On Saturday we saw a number of heavy rain showers group together in what’s known as a ‘squall line’ – a narrow band of thunderstorms, intense rain, hail, and frequent lightning accompanied by brief but very strong gusts of wind and possibly tornadoes.
This squall line swept across Wales and then moved south east across southern parts of England – bringing about 6mm of rain to places in a very short period of time with gusts of wind of around 60mph or more in places.
It also had the characteristics of a cold front, with the temperature ahead of it being around 11°C, falling to 7°C once the squall line had passed.
There have been reports of possible weak tornadoes from some locations, however it’s hard to verify them without pictures or footage because these features are generally too small to be picked up by satellites or weather observation equipment.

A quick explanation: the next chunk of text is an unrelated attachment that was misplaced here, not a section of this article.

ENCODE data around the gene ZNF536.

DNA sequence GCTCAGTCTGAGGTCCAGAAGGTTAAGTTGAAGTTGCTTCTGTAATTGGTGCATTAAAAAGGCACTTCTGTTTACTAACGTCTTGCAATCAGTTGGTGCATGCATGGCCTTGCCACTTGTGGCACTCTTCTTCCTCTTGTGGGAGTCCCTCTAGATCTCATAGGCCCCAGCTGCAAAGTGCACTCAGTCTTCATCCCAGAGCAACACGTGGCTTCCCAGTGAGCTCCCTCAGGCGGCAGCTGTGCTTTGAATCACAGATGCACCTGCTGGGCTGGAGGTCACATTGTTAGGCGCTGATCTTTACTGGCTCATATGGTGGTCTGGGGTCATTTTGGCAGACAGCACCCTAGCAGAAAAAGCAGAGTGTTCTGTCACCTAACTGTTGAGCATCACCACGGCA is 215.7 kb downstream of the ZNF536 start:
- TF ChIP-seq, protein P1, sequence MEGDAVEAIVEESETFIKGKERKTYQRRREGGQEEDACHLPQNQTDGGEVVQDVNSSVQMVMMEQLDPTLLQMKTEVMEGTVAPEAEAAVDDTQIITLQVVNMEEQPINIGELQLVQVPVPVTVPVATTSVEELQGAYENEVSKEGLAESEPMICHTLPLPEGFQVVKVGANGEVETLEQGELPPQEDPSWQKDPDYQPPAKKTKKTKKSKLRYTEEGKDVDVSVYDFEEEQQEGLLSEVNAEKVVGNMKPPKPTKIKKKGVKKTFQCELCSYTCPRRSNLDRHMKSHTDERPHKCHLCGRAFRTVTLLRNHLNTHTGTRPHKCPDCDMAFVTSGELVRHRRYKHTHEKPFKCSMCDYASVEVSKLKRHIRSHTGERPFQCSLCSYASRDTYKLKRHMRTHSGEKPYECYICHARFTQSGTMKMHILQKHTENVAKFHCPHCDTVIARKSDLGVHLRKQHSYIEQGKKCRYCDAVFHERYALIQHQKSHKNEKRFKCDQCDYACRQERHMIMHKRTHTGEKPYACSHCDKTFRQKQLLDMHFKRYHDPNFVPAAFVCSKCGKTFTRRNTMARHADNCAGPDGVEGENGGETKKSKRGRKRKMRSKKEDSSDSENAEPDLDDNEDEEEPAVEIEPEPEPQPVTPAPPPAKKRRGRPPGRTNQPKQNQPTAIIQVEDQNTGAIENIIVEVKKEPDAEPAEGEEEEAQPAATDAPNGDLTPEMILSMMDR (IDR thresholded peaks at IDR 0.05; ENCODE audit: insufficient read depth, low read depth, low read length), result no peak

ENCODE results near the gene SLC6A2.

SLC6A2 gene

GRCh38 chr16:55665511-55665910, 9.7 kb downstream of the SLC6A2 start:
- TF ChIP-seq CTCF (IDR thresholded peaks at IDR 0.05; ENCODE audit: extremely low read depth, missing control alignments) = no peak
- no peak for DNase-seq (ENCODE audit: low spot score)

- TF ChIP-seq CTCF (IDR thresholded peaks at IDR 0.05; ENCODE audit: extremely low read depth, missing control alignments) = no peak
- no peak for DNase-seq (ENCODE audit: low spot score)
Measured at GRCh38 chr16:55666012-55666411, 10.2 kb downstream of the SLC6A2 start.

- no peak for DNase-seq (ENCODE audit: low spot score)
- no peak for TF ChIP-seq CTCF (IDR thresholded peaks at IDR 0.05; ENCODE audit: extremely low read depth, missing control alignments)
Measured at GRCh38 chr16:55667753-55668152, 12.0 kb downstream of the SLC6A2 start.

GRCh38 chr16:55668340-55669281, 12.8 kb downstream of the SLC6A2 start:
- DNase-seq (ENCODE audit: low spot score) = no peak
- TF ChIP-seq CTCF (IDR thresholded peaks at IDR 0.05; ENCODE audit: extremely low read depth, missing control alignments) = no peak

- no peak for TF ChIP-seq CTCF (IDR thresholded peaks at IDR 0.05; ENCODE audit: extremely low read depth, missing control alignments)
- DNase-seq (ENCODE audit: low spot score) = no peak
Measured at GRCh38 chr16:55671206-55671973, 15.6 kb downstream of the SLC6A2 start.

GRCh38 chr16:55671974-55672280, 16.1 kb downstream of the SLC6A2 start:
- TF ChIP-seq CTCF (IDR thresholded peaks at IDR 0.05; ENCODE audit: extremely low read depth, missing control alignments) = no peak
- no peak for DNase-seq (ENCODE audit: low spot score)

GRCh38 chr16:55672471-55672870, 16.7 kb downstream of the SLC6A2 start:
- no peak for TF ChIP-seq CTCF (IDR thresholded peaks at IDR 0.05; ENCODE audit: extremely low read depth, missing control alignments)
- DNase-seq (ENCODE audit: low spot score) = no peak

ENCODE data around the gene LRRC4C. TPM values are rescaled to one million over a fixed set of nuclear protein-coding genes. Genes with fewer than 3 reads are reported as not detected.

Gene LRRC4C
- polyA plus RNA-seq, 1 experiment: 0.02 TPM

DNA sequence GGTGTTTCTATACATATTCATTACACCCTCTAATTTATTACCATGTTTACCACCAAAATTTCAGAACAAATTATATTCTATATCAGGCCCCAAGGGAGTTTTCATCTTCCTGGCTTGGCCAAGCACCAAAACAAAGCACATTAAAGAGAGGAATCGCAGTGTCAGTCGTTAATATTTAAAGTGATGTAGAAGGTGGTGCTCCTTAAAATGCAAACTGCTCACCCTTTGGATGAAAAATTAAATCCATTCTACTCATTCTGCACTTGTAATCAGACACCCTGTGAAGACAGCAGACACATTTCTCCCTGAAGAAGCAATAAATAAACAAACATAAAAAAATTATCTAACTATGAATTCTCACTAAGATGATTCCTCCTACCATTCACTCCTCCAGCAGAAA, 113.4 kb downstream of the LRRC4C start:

It’s also worth noting that squally winds can often be mistaken for tornadoes because these gusts can be sudden and strong – potentially causing very localised damage.
You can see more information on tornadoes and how they form on our website.
What’s the difference between a squall line and a derecho?
They are essentially very similar but a derecho is a larger version – a widespread, long-lived, straight-line wind storm that is associated with a fast-moving band of severe thunderstorms. It’s a popular term in the US where their squall lines are much larger than the ones we get in the UK.